Currently bitcoin is capable of handling a maximum of around 3.5 transactions every second which are published to the blockchain roughly every 10 minutes. With Seg Wit implemented via a hardfork, bitcoin will be capable or around 7tps. With this proposal bitcoin will be capable of handling more transactions than Paypal (assuming Paypal experiences growth of around 7% per year) in the year 2027. Bitcoin will overtake VISA's transaction capability by the year 2035 and at the end of the growth cycle in 2039 it will be able to handle close to 50% of the total global non-cash transactions.
When you add on top second layer protocols( like the LN), sidechains, altcoins and off-chain transactions, there should be more than enough capacity for the whole world and every possible conceivable use for digital value transfer.
 
Transitioning from a Subsidy to a Transaction Fee Model
Currently mining is mostly incentivised by the subsidy that is given by the network (currently 25btc per block). If bitcoin is to widely successful it is likely that price increases will continue to outweigh btc denominated subsidy decreases for some time. This means that currently it is likely to be impossible to try to force the network into matching a significant portion of the subsidy with fees. The amount of fees being paid to miners has averagely increased over time and look like they will continue to do so. It is likely that the optimal time for fees to start seriously replacing the subsidy is when bitcoin adoption starts to slow. Unless you take a pessimistic view of bitcoin (thinking bitcoin is as big as it ever will be), it is reasonable to assume this will not happen for some time.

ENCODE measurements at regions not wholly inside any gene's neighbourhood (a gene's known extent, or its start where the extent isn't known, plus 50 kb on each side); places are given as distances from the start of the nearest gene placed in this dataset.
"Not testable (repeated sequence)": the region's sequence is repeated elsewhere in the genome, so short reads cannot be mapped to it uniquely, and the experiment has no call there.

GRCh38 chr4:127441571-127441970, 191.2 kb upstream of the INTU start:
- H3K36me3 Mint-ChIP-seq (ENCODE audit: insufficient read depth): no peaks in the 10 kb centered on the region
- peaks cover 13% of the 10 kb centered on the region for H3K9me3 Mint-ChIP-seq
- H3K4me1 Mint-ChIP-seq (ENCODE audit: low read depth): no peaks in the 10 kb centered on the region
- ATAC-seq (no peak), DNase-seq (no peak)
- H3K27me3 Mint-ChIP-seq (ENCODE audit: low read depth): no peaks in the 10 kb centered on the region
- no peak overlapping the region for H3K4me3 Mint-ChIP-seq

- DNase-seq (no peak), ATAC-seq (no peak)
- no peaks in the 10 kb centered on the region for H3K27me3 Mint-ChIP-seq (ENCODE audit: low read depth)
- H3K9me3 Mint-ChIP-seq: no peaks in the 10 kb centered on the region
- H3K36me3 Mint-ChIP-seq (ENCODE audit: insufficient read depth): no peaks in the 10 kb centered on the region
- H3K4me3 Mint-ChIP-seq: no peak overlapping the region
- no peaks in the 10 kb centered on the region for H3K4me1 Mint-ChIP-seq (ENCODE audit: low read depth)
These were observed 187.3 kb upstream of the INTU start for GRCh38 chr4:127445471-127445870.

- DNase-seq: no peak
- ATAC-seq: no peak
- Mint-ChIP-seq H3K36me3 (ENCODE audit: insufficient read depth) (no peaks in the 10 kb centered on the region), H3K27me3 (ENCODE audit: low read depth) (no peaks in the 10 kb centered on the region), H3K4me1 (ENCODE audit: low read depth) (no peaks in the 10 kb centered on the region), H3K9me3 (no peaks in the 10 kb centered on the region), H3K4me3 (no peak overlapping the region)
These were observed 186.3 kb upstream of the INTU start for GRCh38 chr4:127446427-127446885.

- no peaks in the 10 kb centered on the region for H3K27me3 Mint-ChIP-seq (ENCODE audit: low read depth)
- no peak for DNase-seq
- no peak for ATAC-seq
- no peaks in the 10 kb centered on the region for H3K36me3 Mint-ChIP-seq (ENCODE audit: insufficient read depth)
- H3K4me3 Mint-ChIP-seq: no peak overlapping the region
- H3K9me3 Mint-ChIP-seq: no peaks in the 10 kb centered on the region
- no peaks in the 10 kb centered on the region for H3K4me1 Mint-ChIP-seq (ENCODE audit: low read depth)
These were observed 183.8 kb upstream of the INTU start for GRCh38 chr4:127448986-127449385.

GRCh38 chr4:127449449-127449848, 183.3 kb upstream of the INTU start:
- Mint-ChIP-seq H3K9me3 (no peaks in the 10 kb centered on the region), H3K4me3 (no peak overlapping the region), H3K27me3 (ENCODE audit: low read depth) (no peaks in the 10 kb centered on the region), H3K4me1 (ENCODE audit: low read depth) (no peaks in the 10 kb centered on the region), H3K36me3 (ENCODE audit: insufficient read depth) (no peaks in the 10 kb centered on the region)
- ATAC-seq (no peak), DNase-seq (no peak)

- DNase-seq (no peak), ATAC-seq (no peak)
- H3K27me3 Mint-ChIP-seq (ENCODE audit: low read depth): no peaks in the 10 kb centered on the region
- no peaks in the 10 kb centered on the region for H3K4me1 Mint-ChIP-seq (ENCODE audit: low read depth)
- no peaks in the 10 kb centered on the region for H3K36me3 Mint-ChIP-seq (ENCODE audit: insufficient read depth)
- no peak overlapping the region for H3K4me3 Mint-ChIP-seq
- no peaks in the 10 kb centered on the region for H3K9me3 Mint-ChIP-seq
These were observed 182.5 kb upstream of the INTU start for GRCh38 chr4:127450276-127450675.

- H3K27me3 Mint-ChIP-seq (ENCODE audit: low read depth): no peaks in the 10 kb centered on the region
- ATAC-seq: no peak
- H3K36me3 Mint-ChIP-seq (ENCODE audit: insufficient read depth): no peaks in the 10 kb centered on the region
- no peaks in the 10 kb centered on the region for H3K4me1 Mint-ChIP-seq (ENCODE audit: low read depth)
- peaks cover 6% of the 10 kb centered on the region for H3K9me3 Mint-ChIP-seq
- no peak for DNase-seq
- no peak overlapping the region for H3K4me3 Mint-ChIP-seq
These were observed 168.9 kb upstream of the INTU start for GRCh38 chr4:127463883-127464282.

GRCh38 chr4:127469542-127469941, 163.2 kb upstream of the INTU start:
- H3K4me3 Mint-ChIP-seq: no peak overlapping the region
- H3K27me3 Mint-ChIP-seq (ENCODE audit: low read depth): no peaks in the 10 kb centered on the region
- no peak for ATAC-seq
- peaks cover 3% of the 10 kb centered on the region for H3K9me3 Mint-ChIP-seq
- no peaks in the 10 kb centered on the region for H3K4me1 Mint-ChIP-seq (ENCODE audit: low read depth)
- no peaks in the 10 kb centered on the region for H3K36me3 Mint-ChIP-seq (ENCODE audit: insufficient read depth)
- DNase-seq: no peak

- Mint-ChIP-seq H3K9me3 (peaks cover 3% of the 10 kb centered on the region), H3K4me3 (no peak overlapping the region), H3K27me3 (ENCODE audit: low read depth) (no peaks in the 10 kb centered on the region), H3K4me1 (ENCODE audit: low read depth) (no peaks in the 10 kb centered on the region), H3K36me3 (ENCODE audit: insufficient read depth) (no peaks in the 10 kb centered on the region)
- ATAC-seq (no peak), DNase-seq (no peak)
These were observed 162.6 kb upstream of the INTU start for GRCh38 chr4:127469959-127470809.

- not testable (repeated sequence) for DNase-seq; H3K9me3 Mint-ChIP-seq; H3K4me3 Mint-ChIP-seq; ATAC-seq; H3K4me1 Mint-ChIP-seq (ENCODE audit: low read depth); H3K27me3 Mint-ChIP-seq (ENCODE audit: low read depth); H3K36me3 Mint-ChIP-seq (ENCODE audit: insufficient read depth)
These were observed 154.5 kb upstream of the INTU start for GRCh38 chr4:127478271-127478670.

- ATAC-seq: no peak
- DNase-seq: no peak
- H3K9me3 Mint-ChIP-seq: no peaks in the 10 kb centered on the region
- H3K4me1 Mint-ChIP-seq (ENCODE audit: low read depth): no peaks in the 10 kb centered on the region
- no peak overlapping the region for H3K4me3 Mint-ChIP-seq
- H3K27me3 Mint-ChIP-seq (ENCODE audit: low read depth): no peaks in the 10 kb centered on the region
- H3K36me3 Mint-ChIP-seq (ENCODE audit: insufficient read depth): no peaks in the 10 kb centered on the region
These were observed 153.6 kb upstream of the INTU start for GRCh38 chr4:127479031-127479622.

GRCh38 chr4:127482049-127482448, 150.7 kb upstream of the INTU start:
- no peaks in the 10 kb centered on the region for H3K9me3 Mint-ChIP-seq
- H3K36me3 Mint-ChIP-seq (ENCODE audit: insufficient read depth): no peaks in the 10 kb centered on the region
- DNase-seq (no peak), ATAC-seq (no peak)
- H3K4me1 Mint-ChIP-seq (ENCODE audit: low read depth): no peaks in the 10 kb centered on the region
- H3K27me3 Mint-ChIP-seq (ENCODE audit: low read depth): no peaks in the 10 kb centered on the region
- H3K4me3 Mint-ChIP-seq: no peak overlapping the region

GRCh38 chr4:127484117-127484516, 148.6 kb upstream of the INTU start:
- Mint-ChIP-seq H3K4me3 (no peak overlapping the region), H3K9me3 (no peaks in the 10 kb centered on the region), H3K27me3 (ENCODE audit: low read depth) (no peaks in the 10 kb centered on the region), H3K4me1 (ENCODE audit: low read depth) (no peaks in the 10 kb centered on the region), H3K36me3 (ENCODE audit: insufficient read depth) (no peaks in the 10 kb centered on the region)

With this proposal, using an average fee of just $0.05, total transaction fees per day would be:
  • Year 2020 = $90,720
  • Year 2025 = $483,840.00
  • Year 2030 = $2,903,040.00
  • Year 2035 = $15,482,880.00
  • Year 2041 = $123,863,040.00 (full 8GB Blocks)
Miners currently earn a total of around $2 million dollars per day in revenue, significantly less than the $124 million dollars in transaction fee revenue possible using this proposal. That also doesn't include the subsidy which would still play some role until the year 2140. This transaction fee revenue would be a yearly revenue of $45 billion for miners when transaction fees are only $0.05 on average.
 
 
Proposal Data
You can use these two spreadsheets (1 - 2 ) to see the various metrics at play over time. The first spreadsheet shows the data using the predicted trends and the second spreadsheet shows the data with the worst case trends.
 
 
Summary
 
It's very clear we are on the edge/midst of a community (and possibly a network) split. This is a very dangerous situation for bitcoin. A huge divide has appeared in the community and opinions are becoming more and more entrenched on both sides. If we cannot come together and find a way forward it will be bad for everyone except bitcoin's competition and enemies. While this proposal is born from an attempt at finding a balance based on as many relevant factors as possible, it also fortunately happens to fall in between the two sides of the debate. Hopefully the community can see this proposal as a way of making a compromise, releasing the entrenchment and finding a way forward to scale bitcoin. I have no doubt that if we can do this, bitcoin will have enormous success in the years to come.
 
Lets bring bitcoin out of beta together!!
submitted by ampromoco to btc [link] [comments]

To Long-Term Believers

Hi, I'm .b.
I'm a lot like you. I'm greedy in the short term, but have confidence in Bitcoin and cryptocurrencies in the long term. I want nice things. A new car, new house, a couple of summer palaces on the French riviera...
However, most of all, I want Bitcoin and crytpocurrencies to succeed long term. That means that, although it is painful to see some of my long-term investments diminish, I'm still holding on.